Whether we access our SOPs through an eDoc system or the LMS portal, we are still only reading them. To call this eLearning is a bit of a stretch especially when compared to the design of today’s eLearning courses. Nonetheless, some new hires are still being provided with a long list of required SOPs and trained on where to find them in the LMS. “Oh,” I’m told, “but we’ve made it easier for them to manage their SOP list. They’re online now!”

My response: access is only one part of completing the requirements. A new hire needs to have optimal training experiences with a qualified trainer using a structured and deliberately planned approach to completing his/her assigned curricula. Yet, we ask our least experienced employees to “read and understand” a massive list of department SOPs with little to no prior experience and wonder why the learning curve is so lengthy!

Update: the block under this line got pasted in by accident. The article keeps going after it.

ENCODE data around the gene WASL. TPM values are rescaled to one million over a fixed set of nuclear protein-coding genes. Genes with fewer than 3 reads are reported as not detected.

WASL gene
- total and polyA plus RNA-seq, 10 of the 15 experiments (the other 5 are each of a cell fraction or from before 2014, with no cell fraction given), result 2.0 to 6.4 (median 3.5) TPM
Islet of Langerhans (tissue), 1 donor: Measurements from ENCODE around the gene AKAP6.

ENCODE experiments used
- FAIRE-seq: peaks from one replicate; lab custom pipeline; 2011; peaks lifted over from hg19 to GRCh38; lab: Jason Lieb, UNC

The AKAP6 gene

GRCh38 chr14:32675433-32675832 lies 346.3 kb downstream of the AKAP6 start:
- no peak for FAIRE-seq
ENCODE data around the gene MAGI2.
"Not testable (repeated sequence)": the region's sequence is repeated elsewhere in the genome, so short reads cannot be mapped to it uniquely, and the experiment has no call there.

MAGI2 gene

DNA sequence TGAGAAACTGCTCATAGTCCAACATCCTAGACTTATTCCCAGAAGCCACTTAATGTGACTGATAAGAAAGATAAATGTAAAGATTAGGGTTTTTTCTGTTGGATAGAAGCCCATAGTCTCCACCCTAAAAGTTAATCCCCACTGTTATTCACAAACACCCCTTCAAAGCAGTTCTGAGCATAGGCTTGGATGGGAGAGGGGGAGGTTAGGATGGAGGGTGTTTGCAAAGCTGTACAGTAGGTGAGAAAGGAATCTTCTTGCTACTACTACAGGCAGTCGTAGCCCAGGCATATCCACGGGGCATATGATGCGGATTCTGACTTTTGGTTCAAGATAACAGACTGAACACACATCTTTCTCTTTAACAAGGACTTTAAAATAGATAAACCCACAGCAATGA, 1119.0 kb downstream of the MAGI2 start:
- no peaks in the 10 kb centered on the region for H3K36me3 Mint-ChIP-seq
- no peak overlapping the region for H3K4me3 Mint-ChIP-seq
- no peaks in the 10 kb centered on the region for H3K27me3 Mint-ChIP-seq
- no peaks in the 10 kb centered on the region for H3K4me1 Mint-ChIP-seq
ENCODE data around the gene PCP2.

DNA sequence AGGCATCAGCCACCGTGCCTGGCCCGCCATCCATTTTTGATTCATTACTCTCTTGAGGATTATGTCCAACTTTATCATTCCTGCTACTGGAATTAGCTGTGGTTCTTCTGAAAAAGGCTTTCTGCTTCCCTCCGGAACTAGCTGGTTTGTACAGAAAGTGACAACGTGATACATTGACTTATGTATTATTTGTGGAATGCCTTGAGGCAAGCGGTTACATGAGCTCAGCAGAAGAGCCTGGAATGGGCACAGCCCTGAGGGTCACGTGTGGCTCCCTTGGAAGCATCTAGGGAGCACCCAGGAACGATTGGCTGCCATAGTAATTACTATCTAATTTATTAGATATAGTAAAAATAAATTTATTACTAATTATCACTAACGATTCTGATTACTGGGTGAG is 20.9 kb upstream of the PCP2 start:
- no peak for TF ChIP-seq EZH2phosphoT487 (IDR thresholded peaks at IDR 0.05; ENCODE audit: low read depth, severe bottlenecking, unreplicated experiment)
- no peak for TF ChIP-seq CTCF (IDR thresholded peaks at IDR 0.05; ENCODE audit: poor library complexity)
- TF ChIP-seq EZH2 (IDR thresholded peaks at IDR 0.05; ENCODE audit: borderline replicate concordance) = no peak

So what’s wrong with “R & U Training” for SOP revisions?

Reading an SOP electronically or via print is fine if the employee simply needs to know what the SOP revision is about. A clear statement as to the reason(s) for change is most helpful. But for the employee who must perform the procedure, the risk factor for an error to occur goes up significantly. According to the same excerpt, “25% of lab personnel signed that they had read and understood a procedure change but, three months later had no idea that the change occurred.” (2)